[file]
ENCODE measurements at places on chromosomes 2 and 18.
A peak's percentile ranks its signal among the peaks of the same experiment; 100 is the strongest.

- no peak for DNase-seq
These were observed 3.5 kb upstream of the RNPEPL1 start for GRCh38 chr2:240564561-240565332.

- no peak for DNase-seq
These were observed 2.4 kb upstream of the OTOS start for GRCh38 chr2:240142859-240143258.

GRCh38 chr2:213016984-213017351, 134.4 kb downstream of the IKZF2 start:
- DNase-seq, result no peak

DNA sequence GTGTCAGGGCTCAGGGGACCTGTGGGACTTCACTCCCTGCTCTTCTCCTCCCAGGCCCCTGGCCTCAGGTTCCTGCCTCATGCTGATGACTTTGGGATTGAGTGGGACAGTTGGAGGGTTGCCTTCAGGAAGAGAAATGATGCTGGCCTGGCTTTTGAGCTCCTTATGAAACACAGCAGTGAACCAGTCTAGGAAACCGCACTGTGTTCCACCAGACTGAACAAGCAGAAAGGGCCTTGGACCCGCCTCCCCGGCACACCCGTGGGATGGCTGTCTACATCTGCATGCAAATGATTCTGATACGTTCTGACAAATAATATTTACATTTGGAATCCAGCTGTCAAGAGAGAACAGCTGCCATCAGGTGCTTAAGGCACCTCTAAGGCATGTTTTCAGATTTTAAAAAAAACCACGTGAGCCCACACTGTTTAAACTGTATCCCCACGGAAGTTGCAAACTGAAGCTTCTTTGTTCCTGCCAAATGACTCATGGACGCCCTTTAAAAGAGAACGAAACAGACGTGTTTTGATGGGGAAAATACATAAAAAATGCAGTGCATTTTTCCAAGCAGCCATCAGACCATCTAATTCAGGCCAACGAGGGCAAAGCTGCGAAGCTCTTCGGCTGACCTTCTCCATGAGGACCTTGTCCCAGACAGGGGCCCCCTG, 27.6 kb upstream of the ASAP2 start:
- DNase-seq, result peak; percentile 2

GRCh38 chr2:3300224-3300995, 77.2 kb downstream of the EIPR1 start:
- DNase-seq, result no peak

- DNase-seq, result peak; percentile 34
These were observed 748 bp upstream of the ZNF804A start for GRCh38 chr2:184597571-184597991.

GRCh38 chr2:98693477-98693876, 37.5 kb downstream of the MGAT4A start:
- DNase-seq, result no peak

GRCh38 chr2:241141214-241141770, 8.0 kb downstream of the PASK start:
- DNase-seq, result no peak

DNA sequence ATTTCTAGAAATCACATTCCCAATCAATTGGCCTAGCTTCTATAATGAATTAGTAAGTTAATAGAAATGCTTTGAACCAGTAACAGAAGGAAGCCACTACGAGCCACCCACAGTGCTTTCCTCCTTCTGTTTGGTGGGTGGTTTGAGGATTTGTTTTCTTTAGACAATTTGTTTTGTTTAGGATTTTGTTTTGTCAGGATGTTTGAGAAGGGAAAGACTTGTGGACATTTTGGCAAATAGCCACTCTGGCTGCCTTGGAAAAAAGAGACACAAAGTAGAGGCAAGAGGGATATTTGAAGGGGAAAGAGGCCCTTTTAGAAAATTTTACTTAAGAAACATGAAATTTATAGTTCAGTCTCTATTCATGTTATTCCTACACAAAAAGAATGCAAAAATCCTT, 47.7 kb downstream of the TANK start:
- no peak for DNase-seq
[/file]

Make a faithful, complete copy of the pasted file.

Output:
ENCODE measurements at places on chromosomes 2 and 18.
A peak's percentile ranks its signal among the peaks of the same experiment; 100 is the strongest.

- no peak for DNase-seq
These were observed 3.5 kb upstream of the RNPEPL1 start for GRCh38 chr2:240564561-240565332.

- no peak for DNase-seq
These were observed 2.4 kb upstream of the OTOS start for GRCh38 chr2:240142859-240143258.

GRCh38 chr2:213016984-213017351, 134.4 kb downstream of the IKZF2 start:
- DNase-seq, result no peak

DNA sequence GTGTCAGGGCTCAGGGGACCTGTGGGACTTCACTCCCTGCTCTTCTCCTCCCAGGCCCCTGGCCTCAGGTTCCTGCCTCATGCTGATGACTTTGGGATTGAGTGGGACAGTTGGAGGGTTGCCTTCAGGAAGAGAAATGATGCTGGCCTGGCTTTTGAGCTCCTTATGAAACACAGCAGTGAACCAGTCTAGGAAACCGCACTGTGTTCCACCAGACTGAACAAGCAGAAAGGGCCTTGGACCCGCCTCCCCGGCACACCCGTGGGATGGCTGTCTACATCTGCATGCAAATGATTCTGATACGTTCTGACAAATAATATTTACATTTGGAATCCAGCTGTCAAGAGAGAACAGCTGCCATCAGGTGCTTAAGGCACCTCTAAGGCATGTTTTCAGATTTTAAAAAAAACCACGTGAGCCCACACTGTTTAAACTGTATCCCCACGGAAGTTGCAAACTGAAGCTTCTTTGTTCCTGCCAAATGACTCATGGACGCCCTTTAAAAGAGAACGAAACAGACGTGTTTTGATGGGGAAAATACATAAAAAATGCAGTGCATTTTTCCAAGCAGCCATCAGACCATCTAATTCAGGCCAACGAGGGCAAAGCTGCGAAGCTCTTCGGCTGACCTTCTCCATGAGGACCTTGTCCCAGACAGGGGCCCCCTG, 27.6 kb upstream of the ASAP2 start:
- DNase-seq, result peak; percentile 2

GRCh38 chr2:3300224-3300995, 77.2 kb downstream of the EIPR1 start:
- DNase-seq, result no peak

- DNase-seq, result peak; percentile 34
These were observed 748 bp upstream of the ZNF804A start for GRCh38 chr2:184597571-184597991.

GRCh38 chr2:98693477-98693876, 37.5 kb downstream of the MGAT4A start:
- DNase-seq, result no peak

GRCh38 chr2:241141214-241141770, 8.0 kb downstream of the PASK start:
- DNase-seq, result no peak

DNA sequence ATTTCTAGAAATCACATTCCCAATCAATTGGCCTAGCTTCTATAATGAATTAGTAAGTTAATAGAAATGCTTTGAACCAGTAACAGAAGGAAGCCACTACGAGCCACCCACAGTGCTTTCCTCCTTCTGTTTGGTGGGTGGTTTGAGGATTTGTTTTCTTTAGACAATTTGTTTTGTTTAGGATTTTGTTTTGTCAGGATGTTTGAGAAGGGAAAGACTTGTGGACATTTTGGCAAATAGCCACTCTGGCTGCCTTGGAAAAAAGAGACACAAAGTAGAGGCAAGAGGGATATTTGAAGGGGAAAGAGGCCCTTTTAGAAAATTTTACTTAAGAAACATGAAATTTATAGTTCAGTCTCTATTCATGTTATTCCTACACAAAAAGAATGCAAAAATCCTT, 47.7 kb downstream of the TANK start:
- no peak for DNase-seq